Report on China's Military Fans released

Source: China Military OnlineEditor: Zhang Tao
2016-06-22 16:09

I. Status quo and analysis of Chinese military fans

1. Number of military fans in China

According to a survey jointly conducted by the Network Research Center of Chinese Military Culture Society (CMCS) and Beijing Hua Yue Think Tank on 30 Chinese military websites, and their comparison of the attention paid by TV and print press to military news in recent years, there are about 140 million military fans in China, including 2 million core military fans and 100,000 military fans with special military knowledge. Military fans accounted for about 15% of Chinese netizens.

2. Growth of Chinese military fans

The first-generation military fans appeared in the 1960s and 1970s, mainly comprising veterans and their descendants.

The second-generation military fans grew with the breakout of the Gulf War. The advanced weapons used in that war fascinated countless Chinese youths who were still students at that time.

The third generation featured a more diverse composition in terms of profession, education and social status. China saw the explosive growth of the third-generation military fans after the online military channel Jian Chuan(Warships and Vessels) founded in 1998 and a namesake military forum launched in 1999.

The fourth-generation military fans are no longer one-way readers like those in the age of traditional media. With the rapid development of Internet technology in recent years, they have formed their own online clubs like "Frontline of Military Fans" to express themselves, upload their "achievements", and even hope to influence national military plans through online discussions and offline activities.


II. Internal characteristics of Chinese military fans

1. Social composition of Chinese military fans

1. People working in scientific research institutes related with military industry, and some military members of the People's Liberation Army (PLA) and the Armed Police Force (APF) who are on active service; 2. Successful professional military writers; 3. People working for military media and publishing houses; 4. Experienced non-professional military fans; 5. Non-professional military fans, mainly young students.

2. Classification of Chinese military fans' hobbies

1. Fans of military equipment constitute a large part of military fans and they frequently use online lingoes in communication; 2. Fans of military history usually "make friends by discussing history" and organize offline activities in historical relics of military significance; 3. Fans of military tactics and costumes are a young group that likes wearing and collecting gorgeous everyday costumes, dresses and personal combat outfits of various countries; 4. Fans of military photography and tourism like shooting other military themes in addition to warplanes and warships; 5. Fans of military games are a younger and emerging group that enjoys the excitement of weapon and war in the virtual space.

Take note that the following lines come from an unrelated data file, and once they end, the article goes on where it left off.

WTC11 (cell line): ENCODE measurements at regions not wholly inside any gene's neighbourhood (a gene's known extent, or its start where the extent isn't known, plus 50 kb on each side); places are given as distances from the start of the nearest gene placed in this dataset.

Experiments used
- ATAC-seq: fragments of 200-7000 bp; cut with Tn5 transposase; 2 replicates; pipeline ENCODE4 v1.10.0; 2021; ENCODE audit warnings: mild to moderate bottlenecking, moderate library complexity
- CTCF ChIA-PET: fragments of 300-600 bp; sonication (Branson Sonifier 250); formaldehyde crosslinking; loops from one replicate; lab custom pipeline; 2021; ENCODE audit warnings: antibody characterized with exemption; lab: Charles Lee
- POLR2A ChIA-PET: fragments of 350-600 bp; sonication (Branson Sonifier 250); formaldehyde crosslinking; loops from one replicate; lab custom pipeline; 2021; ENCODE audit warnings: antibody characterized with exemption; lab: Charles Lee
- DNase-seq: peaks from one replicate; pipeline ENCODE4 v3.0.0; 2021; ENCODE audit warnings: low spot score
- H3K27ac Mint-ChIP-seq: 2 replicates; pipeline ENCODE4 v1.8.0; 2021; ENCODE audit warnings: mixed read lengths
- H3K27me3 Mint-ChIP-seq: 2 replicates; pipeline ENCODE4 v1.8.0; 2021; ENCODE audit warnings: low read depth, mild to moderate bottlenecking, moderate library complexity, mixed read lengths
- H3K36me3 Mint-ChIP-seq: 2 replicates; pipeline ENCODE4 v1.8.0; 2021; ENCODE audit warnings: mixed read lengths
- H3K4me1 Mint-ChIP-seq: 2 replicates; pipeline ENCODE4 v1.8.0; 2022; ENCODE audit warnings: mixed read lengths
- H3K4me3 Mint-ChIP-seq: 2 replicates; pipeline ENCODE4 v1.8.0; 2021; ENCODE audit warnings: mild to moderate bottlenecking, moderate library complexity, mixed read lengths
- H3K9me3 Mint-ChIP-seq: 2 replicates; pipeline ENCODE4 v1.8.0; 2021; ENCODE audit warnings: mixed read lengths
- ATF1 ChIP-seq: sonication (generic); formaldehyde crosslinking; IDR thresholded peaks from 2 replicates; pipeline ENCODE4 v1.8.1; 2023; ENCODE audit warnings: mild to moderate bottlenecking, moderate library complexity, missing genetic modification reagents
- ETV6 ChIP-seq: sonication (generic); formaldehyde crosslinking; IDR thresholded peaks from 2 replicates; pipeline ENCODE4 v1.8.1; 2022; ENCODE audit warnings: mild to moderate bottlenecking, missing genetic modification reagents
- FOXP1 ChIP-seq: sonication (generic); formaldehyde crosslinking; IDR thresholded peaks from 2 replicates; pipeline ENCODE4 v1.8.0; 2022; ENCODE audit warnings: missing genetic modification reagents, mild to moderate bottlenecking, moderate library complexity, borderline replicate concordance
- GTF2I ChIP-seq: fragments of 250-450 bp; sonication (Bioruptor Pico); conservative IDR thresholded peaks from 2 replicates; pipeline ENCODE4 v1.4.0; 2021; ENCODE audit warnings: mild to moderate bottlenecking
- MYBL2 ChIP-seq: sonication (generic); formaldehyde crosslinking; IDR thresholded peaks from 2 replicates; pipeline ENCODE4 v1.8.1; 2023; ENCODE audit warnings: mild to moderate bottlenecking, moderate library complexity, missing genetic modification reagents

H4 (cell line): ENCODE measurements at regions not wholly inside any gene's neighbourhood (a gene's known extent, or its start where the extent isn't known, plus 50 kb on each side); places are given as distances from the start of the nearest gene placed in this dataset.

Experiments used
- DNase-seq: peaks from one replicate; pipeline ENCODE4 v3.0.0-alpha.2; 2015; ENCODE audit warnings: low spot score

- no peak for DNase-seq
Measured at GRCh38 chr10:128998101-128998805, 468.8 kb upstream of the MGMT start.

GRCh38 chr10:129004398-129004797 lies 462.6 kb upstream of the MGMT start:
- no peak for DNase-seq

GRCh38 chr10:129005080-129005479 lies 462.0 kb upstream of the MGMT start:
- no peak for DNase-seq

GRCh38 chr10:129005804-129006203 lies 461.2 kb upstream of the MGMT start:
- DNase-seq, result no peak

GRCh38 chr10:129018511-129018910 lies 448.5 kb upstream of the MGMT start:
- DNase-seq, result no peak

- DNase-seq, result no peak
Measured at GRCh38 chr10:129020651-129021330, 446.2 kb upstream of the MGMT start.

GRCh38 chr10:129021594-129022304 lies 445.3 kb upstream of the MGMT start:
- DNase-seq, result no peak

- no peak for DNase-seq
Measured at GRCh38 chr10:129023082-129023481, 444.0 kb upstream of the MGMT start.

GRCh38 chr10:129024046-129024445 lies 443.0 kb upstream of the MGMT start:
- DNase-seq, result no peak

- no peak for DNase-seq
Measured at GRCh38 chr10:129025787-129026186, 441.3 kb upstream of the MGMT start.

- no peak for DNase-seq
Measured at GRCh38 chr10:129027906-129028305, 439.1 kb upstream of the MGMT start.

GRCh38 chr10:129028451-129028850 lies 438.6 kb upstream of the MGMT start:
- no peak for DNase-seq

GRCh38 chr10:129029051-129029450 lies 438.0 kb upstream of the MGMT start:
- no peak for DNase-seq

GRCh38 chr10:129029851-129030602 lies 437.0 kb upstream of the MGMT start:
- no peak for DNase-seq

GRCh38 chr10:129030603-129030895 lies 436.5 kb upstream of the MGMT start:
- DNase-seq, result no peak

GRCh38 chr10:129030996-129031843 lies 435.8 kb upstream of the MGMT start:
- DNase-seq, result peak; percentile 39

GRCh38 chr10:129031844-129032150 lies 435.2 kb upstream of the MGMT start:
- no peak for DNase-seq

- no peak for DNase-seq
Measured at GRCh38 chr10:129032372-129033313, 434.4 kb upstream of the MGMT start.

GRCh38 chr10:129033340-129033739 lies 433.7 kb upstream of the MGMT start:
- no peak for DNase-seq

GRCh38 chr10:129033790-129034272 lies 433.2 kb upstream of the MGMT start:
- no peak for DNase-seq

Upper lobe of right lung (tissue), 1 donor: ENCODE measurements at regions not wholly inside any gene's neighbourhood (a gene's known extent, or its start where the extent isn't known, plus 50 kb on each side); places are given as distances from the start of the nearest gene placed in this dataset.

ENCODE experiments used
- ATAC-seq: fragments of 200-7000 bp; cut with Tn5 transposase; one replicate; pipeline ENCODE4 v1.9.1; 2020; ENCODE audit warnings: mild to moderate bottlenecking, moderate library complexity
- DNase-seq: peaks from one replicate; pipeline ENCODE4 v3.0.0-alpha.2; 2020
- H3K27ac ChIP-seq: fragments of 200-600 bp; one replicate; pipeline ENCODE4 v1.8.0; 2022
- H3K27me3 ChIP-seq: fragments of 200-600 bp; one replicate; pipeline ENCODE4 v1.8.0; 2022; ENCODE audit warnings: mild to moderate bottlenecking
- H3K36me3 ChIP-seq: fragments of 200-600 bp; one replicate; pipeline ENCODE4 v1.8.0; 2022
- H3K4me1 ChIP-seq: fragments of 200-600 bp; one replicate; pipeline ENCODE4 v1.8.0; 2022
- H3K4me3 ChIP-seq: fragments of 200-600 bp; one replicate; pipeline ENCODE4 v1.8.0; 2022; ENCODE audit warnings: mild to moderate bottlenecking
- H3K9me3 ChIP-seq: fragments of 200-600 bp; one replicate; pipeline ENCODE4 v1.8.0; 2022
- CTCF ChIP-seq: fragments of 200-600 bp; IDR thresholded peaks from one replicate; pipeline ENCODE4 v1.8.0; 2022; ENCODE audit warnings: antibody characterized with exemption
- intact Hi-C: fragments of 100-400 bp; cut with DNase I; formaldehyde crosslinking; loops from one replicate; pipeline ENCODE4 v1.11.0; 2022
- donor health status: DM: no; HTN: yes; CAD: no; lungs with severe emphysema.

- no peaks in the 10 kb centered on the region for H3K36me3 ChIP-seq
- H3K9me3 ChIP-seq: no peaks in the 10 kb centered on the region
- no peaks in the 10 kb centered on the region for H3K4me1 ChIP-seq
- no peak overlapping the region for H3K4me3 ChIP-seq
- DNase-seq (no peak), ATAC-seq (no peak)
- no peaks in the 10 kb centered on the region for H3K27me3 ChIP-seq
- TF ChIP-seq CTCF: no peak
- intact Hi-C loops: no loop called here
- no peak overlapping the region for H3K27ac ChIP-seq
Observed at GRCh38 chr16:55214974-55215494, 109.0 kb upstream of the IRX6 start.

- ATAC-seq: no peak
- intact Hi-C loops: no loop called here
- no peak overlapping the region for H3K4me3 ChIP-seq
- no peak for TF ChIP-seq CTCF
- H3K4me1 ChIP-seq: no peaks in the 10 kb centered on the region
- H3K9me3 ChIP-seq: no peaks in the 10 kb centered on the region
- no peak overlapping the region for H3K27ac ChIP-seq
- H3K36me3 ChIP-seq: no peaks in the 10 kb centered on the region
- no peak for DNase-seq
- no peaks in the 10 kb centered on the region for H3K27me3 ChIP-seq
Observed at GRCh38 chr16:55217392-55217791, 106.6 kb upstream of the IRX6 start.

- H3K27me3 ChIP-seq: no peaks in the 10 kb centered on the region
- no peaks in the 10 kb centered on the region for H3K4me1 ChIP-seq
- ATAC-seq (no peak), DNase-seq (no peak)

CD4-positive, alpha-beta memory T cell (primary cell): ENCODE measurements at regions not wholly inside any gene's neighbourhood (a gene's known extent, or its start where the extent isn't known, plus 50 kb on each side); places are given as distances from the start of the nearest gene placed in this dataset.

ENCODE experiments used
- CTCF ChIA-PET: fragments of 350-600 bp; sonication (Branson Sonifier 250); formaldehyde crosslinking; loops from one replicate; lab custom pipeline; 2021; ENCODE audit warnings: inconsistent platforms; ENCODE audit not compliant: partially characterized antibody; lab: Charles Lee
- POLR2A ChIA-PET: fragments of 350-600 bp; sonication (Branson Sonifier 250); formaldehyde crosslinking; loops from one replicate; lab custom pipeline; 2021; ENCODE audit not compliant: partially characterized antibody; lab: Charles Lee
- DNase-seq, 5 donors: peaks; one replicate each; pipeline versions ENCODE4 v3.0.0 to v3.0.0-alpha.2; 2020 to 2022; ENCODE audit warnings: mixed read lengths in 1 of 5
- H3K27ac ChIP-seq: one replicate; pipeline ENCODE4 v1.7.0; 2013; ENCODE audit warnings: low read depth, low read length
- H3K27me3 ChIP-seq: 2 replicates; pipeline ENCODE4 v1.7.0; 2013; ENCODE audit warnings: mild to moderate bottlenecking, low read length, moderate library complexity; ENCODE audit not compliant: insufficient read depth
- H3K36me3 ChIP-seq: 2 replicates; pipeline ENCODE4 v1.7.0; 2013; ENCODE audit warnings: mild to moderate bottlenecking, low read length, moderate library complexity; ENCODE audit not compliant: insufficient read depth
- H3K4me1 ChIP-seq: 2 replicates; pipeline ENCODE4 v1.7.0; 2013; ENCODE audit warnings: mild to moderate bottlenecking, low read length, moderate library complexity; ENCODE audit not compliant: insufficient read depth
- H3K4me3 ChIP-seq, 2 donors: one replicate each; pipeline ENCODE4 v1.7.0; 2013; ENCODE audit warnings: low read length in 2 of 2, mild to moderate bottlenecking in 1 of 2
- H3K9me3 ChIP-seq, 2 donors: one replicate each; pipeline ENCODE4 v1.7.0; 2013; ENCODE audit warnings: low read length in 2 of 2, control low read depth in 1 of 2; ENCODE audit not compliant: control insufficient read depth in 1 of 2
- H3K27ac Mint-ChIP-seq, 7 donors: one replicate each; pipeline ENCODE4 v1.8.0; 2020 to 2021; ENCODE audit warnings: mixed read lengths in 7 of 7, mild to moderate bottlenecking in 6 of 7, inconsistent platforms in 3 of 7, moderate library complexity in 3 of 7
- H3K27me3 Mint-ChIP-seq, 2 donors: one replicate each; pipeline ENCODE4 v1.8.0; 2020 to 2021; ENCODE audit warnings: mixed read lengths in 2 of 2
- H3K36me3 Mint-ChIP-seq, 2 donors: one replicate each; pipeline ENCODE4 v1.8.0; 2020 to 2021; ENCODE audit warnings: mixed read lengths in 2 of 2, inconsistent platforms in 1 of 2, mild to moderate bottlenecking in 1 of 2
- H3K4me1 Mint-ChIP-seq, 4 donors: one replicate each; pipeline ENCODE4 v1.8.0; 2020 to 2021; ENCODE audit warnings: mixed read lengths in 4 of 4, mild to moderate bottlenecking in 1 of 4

3. Conspicuous characteristics of Chinese military fans

1. Chinese military fans are politically reliable. Most of them love their country and military; 2. Chinese military fans are highly cohesive. They can easily create a national and professional platform of discussions because of common interests; 3. Chinese military fans are highly professional. They make all kinds of technical analysis and their conclusions can be found in various military forums every day, reflecting the professionalism of Chinese military fans in modern times; 4. Chinese military fans are still subject to the possibility of secret leaking. Some military fans are called "wall-climbers" (they would climb the wall of military facilities to take photos) and "insiders" (they claim to have inside information), who copy all kinds of military related information without discrimination, and some even share those information online with exaggerated details. This can easily leak secrets.

III. How to bring into full play the role of military fans ?

1. Lower the risk of leaking national military secrets. Military fans, with their professional expertise and patriotism, can voluntarily erect an online barrier to identify "online spying" behaviors and guarantee national military security through self-discipline.

2. Give more play to folk "think tanks". Military fans' professional expertise, interests and capabilities should be brought into full play, so that they can function as "think tanks".

3. Clean the online eco-environment. Military fans' love for the country and military should be highlighted to improve their overall quality and make them the supervisor and executor of online eco-environment purification.

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